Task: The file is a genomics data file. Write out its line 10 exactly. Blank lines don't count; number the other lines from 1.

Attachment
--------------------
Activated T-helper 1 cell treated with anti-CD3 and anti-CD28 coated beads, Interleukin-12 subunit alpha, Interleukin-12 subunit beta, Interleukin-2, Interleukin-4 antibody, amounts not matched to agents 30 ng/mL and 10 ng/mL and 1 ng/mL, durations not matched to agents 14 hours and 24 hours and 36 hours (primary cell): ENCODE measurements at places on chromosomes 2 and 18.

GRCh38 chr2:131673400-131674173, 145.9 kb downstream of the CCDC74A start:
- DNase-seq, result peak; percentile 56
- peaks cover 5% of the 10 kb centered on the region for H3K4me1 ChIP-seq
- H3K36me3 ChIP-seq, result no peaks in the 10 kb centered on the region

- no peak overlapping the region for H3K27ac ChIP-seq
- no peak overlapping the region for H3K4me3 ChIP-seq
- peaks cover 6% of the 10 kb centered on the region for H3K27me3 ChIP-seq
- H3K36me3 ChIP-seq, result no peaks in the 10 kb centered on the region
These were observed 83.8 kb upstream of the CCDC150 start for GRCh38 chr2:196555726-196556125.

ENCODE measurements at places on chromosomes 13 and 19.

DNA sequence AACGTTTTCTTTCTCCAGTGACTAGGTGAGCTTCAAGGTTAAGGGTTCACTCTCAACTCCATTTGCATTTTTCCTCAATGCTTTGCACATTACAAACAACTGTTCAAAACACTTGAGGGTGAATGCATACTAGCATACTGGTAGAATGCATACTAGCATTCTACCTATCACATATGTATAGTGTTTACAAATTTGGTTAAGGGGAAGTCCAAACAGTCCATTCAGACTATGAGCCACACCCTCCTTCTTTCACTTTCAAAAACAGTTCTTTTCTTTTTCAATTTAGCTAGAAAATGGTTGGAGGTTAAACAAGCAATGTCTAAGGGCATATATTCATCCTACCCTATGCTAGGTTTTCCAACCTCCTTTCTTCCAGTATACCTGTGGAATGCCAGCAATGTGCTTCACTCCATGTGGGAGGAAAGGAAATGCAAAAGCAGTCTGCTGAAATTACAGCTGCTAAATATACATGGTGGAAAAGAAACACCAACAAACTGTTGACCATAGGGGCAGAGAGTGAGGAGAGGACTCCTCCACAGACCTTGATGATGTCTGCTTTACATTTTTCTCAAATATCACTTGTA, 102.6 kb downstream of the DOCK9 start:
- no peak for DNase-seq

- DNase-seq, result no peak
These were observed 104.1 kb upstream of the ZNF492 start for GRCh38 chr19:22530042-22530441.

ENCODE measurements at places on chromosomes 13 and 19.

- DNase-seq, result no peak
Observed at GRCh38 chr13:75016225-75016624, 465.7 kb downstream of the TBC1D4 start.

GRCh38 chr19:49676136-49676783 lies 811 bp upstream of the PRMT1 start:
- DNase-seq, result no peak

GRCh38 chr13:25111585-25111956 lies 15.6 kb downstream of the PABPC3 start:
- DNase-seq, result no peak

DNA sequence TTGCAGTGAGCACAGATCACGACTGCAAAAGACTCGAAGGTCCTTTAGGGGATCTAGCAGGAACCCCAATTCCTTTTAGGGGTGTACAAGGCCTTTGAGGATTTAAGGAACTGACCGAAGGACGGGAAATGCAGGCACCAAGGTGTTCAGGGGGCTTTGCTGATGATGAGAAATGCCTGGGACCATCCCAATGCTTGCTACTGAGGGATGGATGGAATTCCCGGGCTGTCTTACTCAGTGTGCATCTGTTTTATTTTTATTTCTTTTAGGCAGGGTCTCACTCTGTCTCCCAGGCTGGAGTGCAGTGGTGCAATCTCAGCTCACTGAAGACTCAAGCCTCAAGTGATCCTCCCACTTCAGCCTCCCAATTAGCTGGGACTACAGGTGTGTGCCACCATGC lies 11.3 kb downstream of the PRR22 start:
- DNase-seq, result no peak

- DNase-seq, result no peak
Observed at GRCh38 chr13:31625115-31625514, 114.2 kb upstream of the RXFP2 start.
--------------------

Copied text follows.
These were observed 83.8 kb upstream of the CCDC150 start for GRCh38 chr2:196555726-196556125.